MICHAEL: It could very well be and interestingly enough it could be a generational thing as well. We are seeing research from Millennials you know those children born in 2000 who are talking about the world in a very different way. They are talking about the world being collaborative and being cooperative and not competing against each other. They are talking about injustices needed on so many others and it’s fascinating. It’s positive because they have grown up in a world of where they have access to information 24/7 and they are talking about things that maybe competition is not the best thing. Maybe we can create a world that is better by collaborating and if you look at some of the enterprises on the planet now ‘Google’ is an amazing organisation. Certainly it makes money no question but how they actually manage the company and how the people actually work in that environment is really quite amazing. Your listeners can Google ‘Google’ and have a look and see that it’s a very different environment how people are supported and nurtured and shown to grow and develop. It’s not about one-upmanship, it’s about collaboration and cooperation.

TRACY: As students graduate I read recently that the level of the skilled workers and unskilled workers especially in relation to boys that many of the jobs that boys once were able to get just simply aren’t there anymore. How do boys navigate this new environment of the workforce?

MICHAEL: Again you know it’s one of those things that where I think that I often think that sometimes we tend to look at going to University as the be all and end all and we don’t give enough credit to those careers and professions outside of tertiary education which is highly problematic. You know there are plenty of trades and professions that young people can and should engage in that actually allow them to have a fulfilling life and career and whether it be financially or anything else. And I think again that’s kind of a cultural thing and this might some a bit paradoxical coming from someone who works at University but you know a University isn’t the be all and end all to a fulfilling life. Plenty of young people boys and girls find careers through very different enterprises and once again I come back to ‘Google’. There are plenty of companies in the United States and presumably here in Australia but I am certain those in the United States that aren’t looking for University graduates they are looking for young people who are creative; they are looking for young people who have ideas; they are looking for young people who aren’t afraid to take risks and think outside the box so to speak. So I think it’s about looking for opportunities outside if say tertiary education isn’t your forte in the early stages, look outside and see what else is available. There are plenty of things going on in the world. My son constantly reminds me of a group of young men I think they are about seventeen or eighteen years of age. They are referred to as Sidemen - that’s their title and they are web designers and bloggers and I think that there are four or five of them based in the UK. He will probably have to correct me on this - based on what he said they are multi millions who are leading very productive and fulfilling lives doing different things and none of them had gone on to Tertiary Education and they found a love or a passion and have exploited that to their advantage and I think that’s fantastic. I think that truly when it comes to learning it’s about loving what you do and finding that passion and going with that and it doesn’t have to happen when you are sixteen or seventeen, it might not happen until you are twenty two or twenty three or probably in my case a little bit later.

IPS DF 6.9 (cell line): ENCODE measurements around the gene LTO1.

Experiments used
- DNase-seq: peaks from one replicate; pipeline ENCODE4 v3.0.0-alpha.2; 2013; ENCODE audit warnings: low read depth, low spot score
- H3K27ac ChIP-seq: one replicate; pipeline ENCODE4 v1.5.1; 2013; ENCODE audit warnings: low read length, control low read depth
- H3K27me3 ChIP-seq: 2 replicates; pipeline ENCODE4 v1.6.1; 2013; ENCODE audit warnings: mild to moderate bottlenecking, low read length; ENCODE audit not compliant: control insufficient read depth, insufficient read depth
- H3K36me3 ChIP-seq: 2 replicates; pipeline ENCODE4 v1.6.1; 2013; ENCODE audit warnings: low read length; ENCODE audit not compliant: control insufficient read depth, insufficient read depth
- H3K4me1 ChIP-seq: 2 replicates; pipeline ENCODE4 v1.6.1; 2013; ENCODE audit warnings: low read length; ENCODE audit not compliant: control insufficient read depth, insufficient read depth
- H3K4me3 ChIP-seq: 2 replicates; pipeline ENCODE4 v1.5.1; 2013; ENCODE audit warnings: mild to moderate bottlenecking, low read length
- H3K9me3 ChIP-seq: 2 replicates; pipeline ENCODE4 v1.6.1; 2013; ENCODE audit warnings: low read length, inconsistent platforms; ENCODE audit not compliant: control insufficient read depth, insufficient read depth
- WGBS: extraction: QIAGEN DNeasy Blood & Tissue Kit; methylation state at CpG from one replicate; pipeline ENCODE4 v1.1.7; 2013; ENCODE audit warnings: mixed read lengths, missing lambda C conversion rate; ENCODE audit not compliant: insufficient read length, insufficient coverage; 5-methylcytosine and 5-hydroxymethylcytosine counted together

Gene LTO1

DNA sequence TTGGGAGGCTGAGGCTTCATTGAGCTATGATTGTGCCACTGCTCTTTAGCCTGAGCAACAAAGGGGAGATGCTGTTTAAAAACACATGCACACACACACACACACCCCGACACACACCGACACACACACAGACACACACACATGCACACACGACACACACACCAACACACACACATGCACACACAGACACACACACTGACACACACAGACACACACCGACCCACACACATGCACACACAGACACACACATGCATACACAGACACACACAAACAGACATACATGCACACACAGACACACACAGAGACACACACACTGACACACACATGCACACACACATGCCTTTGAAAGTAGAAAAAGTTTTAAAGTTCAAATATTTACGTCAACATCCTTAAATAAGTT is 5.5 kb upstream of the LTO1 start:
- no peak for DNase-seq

TRACY: Professor Nagel thank you for joining me today.

MICHAEL: It’s my pleasure thank you for having me.

TRACY: We hope that you have enjoyed episode one of the Caloundra City Private School Podcast featuring Associate Professor Michael Nagel from the University of the Sunshine Coast. If you would like to learn for about Professor Nagel’s work simply Google Professor Michael Nagel and follow the links. This Podcast was produced by Tracy Burton featuring music by Paul Cusick. Thanks to Doctor Ricardo Simeoni for his audio support. Thanks for listening.

Download the PDF of this transcript.

Back to Blog Page »